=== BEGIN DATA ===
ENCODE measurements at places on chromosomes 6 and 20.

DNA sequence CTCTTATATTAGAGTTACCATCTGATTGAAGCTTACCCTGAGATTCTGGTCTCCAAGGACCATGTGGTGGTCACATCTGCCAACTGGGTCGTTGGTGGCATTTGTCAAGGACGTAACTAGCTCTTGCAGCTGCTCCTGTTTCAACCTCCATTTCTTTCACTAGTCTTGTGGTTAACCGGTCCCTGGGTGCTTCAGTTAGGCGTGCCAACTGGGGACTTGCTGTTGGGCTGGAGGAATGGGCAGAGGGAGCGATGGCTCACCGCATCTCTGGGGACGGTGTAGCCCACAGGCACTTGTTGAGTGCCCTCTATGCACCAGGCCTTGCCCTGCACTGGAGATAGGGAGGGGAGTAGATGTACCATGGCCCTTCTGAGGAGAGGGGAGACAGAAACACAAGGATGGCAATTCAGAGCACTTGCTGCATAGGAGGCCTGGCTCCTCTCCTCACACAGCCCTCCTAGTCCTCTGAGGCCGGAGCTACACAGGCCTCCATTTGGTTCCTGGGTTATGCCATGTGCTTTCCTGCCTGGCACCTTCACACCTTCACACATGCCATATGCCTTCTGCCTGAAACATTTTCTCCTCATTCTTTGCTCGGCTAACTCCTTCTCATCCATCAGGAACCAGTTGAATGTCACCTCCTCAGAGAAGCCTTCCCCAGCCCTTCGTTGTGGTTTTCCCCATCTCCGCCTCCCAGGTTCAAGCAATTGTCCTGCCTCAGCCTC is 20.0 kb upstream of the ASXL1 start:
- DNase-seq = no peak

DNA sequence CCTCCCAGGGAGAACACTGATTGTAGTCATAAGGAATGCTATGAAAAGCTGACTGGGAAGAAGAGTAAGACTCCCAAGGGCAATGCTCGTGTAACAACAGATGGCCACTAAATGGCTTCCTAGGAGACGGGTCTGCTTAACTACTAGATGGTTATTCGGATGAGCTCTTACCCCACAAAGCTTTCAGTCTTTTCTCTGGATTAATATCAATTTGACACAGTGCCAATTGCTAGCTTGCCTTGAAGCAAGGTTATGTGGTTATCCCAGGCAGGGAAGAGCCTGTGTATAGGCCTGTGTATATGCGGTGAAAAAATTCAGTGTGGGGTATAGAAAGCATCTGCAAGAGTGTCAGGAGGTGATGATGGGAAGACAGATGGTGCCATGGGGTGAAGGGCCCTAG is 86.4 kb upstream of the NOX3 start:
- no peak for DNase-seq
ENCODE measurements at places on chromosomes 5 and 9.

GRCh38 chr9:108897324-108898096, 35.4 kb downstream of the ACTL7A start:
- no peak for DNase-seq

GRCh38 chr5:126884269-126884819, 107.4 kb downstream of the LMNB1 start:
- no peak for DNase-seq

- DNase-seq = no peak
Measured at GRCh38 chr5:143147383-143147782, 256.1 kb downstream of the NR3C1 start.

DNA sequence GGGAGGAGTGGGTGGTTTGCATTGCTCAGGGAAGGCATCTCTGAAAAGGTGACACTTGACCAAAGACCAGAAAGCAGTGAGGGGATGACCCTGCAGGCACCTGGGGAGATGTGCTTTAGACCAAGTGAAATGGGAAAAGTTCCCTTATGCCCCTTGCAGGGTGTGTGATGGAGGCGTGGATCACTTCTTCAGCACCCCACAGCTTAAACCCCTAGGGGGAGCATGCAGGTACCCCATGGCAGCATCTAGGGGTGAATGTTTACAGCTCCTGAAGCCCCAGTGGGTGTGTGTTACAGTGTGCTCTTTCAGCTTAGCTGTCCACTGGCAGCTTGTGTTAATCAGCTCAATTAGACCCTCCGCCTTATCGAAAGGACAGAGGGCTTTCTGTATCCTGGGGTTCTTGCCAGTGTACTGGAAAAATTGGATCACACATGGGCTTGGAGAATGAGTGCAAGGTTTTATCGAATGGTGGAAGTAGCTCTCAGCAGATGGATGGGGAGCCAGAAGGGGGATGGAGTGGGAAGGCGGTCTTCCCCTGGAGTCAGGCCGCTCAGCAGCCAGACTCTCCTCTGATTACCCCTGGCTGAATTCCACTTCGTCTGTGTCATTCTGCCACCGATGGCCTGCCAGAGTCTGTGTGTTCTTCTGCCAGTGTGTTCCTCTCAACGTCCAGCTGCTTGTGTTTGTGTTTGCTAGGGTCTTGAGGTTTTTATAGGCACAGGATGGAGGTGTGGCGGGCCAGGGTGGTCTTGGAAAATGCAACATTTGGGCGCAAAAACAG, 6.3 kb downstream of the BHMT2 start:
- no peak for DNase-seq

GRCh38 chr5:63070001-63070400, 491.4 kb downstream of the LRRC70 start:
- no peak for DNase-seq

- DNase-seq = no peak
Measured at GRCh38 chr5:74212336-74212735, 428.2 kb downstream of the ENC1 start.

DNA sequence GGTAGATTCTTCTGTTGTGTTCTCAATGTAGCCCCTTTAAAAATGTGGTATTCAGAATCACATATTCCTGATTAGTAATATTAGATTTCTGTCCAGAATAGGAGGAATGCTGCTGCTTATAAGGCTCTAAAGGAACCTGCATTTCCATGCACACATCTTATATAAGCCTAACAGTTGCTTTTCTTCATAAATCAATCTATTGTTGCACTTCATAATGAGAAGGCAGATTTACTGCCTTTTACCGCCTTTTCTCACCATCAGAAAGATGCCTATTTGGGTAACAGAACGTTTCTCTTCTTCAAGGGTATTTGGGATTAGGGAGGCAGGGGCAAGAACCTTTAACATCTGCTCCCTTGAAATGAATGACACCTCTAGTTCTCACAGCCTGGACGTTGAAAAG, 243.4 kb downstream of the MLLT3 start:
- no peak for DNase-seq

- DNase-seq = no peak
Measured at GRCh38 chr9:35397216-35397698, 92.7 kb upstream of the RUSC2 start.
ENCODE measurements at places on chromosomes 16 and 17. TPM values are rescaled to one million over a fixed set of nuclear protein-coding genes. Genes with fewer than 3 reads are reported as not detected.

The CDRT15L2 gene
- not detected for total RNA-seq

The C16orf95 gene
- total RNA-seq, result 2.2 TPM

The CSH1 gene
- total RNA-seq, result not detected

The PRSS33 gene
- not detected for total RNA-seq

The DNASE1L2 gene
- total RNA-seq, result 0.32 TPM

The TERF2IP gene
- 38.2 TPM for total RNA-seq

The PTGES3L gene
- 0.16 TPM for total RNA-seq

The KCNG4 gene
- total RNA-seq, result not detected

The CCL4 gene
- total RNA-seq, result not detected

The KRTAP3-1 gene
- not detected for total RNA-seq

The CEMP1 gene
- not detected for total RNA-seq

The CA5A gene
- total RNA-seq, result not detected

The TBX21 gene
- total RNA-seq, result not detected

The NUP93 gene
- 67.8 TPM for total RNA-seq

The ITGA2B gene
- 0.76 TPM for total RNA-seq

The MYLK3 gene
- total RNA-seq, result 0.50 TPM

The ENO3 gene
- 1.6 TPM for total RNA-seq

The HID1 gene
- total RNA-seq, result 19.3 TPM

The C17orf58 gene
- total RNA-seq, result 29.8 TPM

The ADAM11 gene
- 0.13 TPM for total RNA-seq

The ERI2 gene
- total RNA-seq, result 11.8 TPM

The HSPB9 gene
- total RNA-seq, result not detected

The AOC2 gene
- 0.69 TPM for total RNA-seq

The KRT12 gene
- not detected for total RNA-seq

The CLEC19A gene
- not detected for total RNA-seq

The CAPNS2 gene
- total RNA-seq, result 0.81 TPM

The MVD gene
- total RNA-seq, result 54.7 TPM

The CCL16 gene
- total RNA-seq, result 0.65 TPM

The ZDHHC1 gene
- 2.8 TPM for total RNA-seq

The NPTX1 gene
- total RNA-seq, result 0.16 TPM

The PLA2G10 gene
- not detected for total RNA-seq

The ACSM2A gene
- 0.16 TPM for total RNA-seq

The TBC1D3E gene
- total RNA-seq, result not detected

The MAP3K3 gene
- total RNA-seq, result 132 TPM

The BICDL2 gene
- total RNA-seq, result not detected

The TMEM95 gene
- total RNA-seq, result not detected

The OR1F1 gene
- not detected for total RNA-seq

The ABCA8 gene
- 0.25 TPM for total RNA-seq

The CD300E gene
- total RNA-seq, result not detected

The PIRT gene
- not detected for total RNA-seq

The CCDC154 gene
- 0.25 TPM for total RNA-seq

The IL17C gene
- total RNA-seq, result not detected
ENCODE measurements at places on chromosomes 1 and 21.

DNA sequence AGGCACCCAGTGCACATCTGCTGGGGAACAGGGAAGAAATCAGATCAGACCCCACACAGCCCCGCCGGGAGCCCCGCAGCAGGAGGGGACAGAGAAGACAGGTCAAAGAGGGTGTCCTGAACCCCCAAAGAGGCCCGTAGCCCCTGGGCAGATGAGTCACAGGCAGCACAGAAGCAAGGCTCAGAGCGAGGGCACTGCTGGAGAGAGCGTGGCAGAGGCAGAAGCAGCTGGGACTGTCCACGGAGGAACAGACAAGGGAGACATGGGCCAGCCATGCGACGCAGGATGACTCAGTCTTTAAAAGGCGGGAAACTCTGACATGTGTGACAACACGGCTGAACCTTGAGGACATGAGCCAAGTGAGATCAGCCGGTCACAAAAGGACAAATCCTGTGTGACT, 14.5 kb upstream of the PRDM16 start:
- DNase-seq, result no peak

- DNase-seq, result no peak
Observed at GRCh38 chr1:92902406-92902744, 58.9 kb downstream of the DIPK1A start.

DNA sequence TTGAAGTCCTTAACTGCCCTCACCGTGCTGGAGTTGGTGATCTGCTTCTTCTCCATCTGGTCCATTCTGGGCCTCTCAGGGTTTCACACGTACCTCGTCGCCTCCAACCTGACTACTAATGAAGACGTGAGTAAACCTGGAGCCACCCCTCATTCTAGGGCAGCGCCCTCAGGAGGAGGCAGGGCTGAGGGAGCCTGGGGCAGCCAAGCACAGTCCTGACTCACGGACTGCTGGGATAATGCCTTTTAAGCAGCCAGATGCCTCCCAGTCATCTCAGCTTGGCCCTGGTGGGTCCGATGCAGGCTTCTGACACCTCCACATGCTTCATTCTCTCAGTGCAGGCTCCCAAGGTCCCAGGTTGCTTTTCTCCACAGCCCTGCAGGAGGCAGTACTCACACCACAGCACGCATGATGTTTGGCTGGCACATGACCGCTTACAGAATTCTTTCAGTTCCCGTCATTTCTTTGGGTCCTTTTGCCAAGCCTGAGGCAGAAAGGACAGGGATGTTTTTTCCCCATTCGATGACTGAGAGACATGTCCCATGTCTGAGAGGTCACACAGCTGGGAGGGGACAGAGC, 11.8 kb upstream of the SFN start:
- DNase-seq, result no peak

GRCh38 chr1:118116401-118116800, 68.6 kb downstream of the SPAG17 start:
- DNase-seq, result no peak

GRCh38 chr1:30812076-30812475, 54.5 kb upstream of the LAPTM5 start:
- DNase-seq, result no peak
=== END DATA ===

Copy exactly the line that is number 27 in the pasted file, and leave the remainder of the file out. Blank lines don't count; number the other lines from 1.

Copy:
- total RNA-seq, result 2.2 TPM